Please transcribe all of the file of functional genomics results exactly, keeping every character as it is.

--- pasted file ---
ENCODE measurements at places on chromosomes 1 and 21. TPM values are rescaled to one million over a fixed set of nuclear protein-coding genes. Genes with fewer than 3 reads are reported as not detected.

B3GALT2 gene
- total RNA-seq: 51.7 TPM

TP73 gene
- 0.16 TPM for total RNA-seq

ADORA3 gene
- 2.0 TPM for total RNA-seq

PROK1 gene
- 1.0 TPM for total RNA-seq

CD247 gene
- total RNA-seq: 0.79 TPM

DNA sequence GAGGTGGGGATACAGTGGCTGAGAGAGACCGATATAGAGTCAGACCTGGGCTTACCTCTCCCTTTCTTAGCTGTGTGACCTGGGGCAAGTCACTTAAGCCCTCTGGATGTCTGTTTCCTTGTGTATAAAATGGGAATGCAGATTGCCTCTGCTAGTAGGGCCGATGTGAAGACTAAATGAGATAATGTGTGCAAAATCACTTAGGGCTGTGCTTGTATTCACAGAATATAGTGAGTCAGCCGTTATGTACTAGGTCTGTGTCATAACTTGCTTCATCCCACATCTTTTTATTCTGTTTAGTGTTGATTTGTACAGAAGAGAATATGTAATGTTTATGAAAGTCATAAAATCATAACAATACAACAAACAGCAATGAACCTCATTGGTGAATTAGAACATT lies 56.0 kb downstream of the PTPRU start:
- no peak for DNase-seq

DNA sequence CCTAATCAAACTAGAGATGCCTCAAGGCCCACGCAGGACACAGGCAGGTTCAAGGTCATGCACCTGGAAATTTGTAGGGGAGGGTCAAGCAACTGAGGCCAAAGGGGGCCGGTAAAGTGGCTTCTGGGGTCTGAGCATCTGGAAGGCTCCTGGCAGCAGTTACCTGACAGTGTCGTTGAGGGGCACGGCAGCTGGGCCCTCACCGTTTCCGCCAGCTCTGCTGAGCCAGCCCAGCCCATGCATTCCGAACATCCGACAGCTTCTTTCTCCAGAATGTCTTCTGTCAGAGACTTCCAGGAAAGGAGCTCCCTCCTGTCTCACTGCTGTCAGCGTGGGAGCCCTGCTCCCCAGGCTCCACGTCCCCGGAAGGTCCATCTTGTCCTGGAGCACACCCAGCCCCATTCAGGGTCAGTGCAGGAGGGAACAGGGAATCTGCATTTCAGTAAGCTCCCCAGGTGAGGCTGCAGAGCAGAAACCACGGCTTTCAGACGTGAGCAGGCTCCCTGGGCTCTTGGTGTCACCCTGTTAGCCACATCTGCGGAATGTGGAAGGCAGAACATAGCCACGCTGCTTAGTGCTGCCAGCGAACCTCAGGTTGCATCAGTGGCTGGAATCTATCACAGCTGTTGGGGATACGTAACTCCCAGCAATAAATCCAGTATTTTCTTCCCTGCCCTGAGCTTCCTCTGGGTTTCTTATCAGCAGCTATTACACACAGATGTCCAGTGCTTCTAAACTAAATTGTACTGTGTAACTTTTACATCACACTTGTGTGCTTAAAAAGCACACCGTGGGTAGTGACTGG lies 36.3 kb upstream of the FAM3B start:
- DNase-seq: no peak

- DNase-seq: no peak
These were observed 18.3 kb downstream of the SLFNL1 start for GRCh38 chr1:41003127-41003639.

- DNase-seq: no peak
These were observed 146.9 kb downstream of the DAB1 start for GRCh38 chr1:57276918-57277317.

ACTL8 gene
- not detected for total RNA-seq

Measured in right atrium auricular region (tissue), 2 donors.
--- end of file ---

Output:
ENCODE measurements at places on chromosomes 1 and 21. TPM values are rescaled to one million over a fixed set of nuclear protein-coding genes. Genes with fewer than 3 reads are reported as not detected.

B3GALT2 gene
- total RNA-seq: 51.7 TPM

TP73 gene
- 0.16 TPM for total RNA-seq

ADORA3 gene
- 2.0 TPM for total RNA-seq

PROK1 gene
- 1.0 TPM for total RNA-seq

CD247 gene
- total RNA-seq: 0.79 TPM

DNA sequence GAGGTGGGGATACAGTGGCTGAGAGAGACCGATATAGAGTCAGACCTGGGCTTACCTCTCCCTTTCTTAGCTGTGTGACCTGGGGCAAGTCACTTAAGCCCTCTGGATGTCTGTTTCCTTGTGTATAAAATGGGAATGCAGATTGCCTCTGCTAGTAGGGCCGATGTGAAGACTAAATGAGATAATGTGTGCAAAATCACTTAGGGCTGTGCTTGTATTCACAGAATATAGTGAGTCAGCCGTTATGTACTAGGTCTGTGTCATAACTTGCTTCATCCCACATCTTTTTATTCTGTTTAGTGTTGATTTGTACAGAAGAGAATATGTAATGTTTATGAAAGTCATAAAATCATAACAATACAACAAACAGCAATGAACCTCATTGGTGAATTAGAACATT lies 56.0 kb downstream of the PTPRU start:
- no peak for DNase-seq

DNA sequence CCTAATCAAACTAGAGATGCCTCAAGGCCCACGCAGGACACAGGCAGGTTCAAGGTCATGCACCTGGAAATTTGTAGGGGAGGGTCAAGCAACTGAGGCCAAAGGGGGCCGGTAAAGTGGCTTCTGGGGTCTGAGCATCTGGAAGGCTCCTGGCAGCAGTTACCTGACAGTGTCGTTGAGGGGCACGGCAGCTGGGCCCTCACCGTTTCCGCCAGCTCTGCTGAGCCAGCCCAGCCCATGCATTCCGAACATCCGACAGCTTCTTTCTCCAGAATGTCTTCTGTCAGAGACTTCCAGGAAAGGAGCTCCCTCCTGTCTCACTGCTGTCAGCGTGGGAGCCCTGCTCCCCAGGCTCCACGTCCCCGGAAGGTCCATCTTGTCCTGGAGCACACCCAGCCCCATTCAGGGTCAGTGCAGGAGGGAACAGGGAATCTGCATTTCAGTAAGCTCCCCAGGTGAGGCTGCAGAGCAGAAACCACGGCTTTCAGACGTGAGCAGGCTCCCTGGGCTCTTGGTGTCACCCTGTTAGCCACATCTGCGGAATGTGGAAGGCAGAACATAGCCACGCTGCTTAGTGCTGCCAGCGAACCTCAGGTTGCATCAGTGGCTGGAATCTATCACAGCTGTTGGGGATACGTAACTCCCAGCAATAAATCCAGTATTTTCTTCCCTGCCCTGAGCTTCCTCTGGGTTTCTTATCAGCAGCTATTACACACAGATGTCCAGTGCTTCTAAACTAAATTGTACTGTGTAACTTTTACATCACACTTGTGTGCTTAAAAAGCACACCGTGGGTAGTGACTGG lies 36.3 kb upstream of the FAM3B start:
- DNase-seq: no peak

- DNase-seq: no peak
These were observed 18.3 kb downstream of the SLFNL1 start for GRCh38 chr1:41003127-41003639.

- DNase-seq: no peak
These were observed 146.9 kb downstream of the DAB1 start for GRCh38 chr1:57276918-57277317.

ACTL8 gene
- not detected for total RNA-seq

Measured in right atrium auricular region (tissue), 2 donors.